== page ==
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The Light of the World

The Light of the World
Oil on canvas
William Holman-Hunt
About 1900-1904

“I am the Light of the World; he who follows Me will not walk in darkness, but will have the Light of life”. St John’s Gospel records Christ’s proclamation which inspired Holman Hunt to paint this world famous image. This is the third version of the allegory painted by the artist. The first, of 1853, resides in Keeble College Oxford and the second, painted shortly afterwards, can be seen in the Manchester Art Gallery. The St Paul’s canvas was painted over fifty years later, with the assistance of Edward Robert Hughes, and it is thought to be the culmination of Holman-Hunt’s vision.
This “sermon in a  frame” became the most travelled art work in history. On completion in 1904 it toured the globe visiting most of the major towns and cities in: Canada, South Africa, New Zealand and Australia. It has been seen by millions of people and is one of the best known works of its period. Purchased from Holman-Hunt by the industrialist Charles Booth it was donated to St Paul’s and dedicated at a service in June 1908. The choir sang psalm 119 which includes the verse : “Thy word is a lantern unto my feet and a light unto my path”. Today the painting forms an altarpiece in the Cathedral’s  Middlesex Chapel, where it serves as an object of devotion and contemplation. Conveying the message  : The saviour of the world is alive and will dwell in the hearts of those who admit him.
There are two lights shown in the picture. The lantern is the light of conscience and the light around the head of Christ is the light of salvation. The door represents the human soul, which cannot be opened for the outside. There is no handle on the door, and the rusty nails and hinges overgrown with ivy denote that the door has never been opened and that the figure of Christ is asking permission to enter. The morning star appears near Christ, the dawn of a new day, and the autumn weeds and fallen fruit represent the autumn of life. The writing beneath the picture, is taken from Revelation 3 ‘Behold I stand at the door and knock. If any man hear my voice and open the door I will come in to him and will sup with him and he with me.’
The orchard of apple trees evokes several biblical references. The tree of knowledge in the garden of Eden was, according to legend, an apple tree and in some Christian traditions the wood of that tree was miraculously saved to construct the cross on which Christ was crucified. The fallen apples could symbolise the fall of man, original sin, and sometimes in Italian art can refer to redemption. Neil McGregor, Director of the British Museum,  has noted that in the painting Christ not only knocks at the door; he is himself the door.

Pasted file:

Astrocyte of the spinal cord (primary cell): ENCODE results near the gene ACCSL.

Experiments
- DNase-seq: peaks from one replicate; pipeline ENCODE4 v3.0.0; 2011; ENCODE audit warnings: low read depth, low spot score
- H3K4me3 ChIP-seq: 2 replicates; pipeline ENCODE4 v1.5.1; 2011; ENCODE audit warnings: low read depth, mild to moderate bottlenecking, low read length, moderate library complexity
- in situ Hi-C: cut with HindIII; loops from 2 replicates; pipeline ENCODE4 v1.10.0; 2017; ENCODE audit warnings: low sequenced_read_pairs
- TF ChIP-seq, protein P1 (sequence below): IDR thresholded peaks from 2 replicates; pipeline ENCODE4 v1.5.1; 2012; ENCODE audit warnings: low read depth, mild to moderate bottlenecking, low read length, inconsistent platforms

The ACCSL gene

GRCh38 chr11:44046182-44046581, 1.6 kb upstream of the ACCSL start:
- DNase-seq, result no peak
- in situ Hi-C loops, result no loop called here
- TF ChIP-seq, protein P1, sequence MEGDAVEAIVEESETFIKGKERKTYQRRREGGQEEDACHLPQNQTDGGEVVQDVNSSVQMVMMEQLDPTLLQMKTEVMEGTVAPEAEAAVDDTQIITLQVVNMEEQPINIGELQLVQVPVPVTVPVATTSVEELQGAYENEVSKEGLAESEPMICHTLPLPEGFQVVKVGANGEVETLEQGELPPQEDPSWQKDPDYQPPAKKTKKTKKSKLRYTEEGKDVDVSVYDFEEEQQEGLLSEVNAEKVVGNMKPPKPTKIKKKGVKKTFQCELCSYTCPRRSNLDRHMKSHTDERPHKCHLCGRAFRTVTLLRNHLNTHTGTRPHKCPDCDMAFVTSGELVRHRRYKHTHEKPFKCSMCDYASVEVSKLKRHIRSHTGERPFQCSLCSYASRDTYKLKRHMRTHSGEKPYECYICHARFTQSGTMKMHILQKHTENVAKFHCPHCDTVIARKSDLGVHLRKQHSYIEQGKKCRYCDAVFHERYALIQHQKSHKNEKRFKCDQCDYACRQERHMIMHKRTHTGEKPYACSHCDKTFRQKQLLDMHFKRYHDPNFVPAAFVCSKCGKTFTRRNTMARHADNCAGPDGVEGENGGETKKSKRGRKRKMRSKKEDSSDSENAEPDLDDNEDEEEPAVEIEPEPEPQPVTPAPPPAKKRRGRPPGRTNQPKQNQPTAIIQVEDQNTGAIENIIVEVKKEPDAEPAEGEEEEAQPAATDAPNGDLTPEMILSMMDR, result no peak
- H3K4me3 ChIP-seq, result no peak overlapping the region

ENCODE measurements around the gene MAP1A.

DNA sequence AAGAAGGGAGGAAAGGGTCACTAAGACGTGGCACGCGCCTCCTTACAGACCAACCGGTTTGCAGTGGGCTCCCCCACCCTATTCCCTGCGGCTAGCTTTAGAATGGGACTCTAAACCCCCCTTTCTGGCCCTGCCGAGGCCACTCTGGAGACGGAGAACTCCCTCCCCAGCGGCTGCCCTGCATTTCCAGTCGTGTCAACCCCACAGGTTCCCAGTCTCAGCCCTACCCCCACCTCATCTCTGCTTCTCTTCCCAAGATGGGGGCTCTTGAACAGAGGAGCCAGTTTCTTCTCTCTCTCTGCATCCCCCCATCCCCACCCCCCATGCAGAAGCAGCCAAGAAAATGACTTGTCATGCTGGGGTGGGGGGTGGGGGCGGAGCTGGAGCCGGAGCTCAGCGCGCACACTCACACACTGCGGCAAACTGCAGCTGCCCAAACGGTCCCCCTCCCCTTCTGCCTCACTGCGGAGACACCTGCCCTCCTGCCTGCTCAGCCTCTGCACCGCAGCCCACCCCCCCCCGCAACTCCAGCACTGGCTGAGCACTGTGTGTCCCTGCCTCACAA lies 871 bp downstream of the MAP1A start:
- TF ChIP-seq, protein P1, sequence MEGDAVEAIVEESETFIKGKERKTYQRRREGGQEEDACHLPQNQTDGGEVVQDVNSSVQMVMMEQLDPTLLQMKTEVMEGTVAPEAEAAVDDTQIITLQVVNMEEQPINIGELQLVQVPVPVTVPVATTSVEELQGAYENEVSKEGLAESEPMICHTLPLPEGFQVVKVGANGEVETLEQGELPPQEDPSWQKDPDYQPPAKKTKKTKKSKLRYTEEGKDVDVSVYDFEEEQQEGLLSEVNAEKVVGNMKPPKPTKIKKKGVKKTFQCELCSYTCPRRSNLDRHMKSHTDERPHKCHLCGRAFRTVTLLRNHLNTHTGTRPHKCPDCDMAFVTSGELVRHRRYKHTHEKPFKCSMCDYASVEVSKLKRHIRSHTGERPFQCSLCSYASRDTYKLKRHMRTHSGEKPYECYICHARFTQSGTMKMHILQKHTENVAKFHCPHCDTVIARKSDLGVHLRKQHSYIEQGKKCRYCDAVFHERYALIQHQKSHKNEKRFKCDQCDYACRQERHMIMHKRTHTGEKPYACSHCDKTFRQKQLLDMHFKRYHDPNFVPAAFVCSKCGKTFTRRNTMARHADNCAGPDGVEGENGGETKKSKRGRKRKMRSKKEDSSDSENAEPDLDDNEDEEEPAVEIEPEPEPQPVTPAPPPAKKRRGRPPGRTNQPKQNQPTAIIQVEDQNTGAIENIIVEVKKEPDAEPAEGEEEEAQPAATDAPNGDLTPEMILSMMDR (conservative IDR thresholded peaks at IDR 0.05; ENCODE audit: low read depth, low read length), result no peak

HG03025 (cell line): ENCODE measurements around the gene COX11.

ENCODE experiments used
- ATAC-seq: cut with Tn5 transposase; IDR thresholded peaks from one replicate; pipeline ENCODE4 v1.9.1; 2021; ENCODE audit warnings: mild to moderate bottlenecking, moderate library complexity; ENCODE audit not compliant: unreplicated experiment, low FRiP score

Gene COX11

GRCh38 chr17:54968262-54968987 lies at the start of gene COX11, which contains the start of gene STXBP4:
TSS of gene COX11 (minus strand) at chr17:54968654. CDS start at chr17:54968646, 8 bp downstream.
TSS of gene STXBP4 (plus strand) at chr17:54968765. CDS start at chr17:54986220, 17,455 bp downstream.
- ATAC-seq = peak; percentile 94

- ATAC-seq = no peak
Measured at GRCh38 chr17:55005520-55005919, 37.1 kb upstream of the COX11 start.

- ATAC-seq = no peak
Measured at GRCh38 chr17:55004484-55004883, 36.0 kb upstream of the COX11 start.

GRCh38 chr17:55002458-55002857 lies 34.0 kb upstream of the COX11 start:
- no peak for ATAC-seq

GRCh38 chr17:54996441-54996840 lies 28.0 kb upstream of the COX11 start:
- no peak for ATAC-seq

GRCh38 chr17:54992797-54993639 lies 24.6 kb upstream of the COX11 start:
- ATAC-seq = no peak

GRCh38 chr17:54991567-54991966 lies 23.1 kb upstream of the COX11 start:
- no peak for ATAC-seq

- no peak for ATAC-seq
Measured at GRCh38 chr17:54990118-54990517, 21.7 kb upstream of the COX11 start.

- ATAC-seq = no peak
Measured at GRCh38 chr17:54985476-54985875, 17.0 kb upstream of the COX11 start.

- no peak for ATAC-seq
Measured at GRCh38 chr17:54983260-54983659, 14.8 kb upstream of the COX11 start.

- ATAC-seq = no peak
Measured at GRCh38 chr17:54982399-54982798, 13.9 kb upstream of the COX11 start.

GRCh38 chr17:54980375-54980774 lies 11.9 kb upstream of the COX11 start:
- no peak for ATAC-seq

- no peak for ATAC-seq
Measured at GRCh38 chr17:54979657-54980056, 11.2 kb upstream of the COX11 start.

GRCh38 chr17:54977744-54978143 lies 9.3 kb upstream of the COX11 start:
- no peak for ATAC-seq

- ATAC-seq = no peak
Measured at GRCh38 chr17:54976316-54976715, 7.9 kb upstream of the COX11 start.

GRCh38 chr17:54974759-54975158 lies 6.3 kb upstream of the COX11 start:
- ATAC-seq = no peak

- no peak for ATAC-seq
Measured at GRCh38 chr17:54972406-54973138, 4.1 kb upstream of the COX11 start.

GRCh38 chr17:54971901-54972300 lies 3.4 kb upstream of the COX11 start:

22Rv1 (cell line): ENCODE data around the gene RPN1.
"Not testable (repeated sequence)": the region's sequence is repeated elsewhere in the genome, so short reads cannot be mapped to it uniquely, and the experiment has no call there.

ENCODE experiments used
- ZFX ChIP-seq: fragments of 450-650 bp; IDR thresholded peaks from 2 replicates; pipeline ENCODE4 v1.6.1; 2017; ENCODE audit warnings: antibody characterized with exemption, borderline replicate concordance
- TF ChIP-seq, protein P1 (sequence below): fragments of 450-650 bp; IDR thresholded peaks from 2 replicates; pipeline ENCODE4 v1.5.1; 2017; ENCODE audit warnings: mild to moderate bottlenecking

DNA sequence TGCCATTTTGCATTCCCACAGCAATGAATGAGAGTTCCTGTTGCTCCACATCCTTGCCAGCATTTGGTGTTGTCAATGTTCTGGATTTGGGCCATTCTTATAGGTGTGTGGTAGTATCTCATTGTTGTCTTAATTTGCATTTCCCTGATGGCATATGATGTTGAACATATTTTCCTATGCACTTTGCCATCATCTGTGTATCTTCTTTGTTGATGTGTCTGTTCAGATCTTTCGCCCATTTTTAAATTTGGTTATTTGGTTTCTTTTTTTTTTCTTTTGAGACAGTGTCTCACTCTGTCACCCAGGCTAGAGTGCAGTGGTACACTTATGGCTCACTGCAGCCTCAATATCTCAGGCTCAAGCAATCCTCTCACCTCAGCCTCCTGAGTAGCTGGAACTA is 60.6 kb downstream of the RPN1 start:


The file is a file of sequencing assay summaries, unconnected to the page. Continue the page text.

The extraordinary Renaissance style frame which surrounds and supports the painting is the work of two female artists: Hilda Herbert and a Miss Smith. Hilda studied at the National Art Training School in South Kensington and was friends with Holman-Hunt’s daughter, Gladys, and together they had made a cassone (or Italian marriage chest) using much the same materials as are used in the frame: wood; gesso ( a mixture of chalk, glue and white pigment) and gilding. Hilda wrote that the frame was ‘a work of months of patience, not only because it was a very long job, and though Holman-Hunt knew what he wanted, his sight was not good, his sketches were too vague for words: no – not for words, but for carving’.
Further reading:
Holman Hunt and the Pre-Raphaelite Vision, Art Gallery of Ontario, Toronto 2008
Seeing Salvation: The Image of Christ, The National Gallery, London 2000


The Italian Job: Inside the Madonna del Ghisallo

IN A competition to decide which sport has the highest regard for its traditions, cycling would have to be a podium contender, writes Paul Cooper.
Today’s world of professional cycling is modern, high-tech, money-focused and slick. Yet the seemingly endless supply of cycling history books, welter of fans who appear to have read most of them and their almost reverential regard for bygone races and race heroes, mean that, in cycling, historic past often feels only a hair’s breadth from 21st century present.
And if there is a place and time in the world of cycling where the two seem to edge even closer, that place is at the crest of a remote mountain road high above Lake Como in Northern Italy.
Known as the Ghisallo Pass, it crosses the mountainous peninsula that divides Lake Como to connect the elegant lakeside town of Bellagio with the historic city of Como. The time is Il Lombardia race day – the arduous end of season monument sometimes lyrically called the ‘Tour of the Falling Leaves’.
The crest of the Ghisallo Pass is reached after a tough six-mile climb from Bellagio. Snaking its way from the lake and negotiating more than 20 hairpin bends, it offers tantalising glimpses of the Italian and Swiss Alps until the final ramped section enters the hamlet of Magreglio.
As it does, it passes the small wayside chapel of the Madonna del Ghisallo. Dominated by a tall bell tower, the chapel – and one of only a handful of buildings in Magreglio – marks the crest of the climb as the road levels before its long and steady descent towards Como.
This is no ordinary wayside chapel. No matter what changes are made to the demanding route of Il Lombardia, it always includes the Ghisallo Pass.
Here often proves crucial to the outcome of the overall race and the peal of the chapel’s bells, perched directly above the final stages of the climb, is synonymous with announcing the arrival of the riders to the many waiting fans on the mountain and is an annual feature of Italian sporting life.